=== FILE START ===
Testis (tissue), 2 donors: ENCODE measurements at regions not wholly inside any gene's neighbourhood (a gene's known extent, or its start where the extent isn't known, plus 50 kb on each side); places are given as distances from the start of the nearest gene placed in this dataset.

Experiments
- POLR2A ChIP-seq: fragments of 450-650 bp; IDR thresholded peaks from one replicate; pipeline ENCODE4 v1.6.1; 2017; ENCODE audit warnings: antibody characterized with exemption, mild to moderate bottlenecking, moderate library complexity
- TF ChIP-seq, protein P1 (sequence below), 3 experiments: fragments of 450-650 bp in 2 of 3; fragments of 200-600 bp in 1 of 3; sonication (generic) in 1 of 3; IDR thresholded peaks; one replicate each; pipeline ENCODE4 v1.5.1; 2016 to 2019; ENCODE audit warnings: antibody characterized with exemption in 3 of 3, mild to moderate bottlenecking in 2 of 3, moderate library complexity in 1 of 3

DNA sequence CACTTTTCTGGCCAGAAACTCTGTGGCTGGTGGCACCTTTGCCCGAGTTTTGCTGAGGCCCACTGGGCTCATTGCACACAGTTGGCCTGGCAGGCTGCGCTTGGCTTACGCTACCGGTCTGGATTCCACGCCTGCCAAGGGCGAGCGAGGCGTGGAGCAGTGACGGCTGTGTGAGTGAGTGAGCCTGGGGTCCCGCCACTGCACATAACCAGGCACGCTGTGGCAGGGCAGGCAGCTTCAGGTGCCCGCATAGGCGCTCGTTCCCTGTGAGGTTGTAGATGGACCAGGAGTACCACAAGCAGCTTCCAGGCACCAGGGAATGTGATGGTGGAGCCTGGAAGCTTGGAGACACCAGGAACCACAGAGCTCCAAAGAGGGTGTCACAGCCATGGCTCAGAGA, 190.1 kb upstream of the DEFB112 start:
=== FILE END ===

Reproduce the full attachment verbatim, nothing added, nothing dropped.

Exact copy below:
Testis (tissue), 2 donors: ENCODE measurements at regions not wholly inside any gene's neighbourhood (a gene's known extent, or its start where the extent isn't known, plus 50 kb on each side); places are given as distances from the start of the nearest gene placed in this dataset.

Experiments
- POLR2A ChIP-seq: fragments of 450-650 bp; IDR thresholded peaks from one replicate; pipeline ENCODE4 v1.6.1; 2017; ENCODE audit warnings: antibody characterized with exemption, mild to moderate bottlenecking, moderate library complexity
- TF ChIP-seq, protein P1 (sequence below), 3 experiments: fragments of 450-650 bp in 2 of 3; fragments of 200-600 bp in 1 of 3; sonication (generic) in 1 of 3; IDR thresholded peaks; one replicate each; pipeline ENCODE4 v1.5.1; 2016 to 2019; ENCODE audit warnings: antibody characterized with exemption in 3 of 3, mild to moderate bottlenecking in 2 of 3, moderate library complexity in 1 of 3

DNA sequence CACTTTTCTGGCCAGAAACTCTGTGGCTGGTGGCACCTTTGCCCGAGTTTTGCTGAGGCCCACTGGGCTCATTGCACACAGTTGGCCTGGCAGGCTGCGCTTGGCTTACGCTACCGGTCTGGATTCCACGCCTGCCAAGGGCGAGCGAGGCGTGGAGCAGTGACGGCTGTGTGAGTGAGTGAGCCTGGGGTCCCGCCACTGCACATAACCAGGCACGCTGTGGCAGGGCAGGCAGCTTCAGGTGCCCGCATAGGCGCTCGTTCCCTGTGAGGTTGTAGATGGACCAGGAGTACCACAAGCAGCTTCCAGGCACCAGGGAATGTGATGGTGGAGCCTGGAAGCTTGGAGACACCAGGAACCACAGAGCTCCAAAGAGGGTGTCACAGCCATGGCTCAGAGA, 190.1 kb upstream of the DEFB112 start: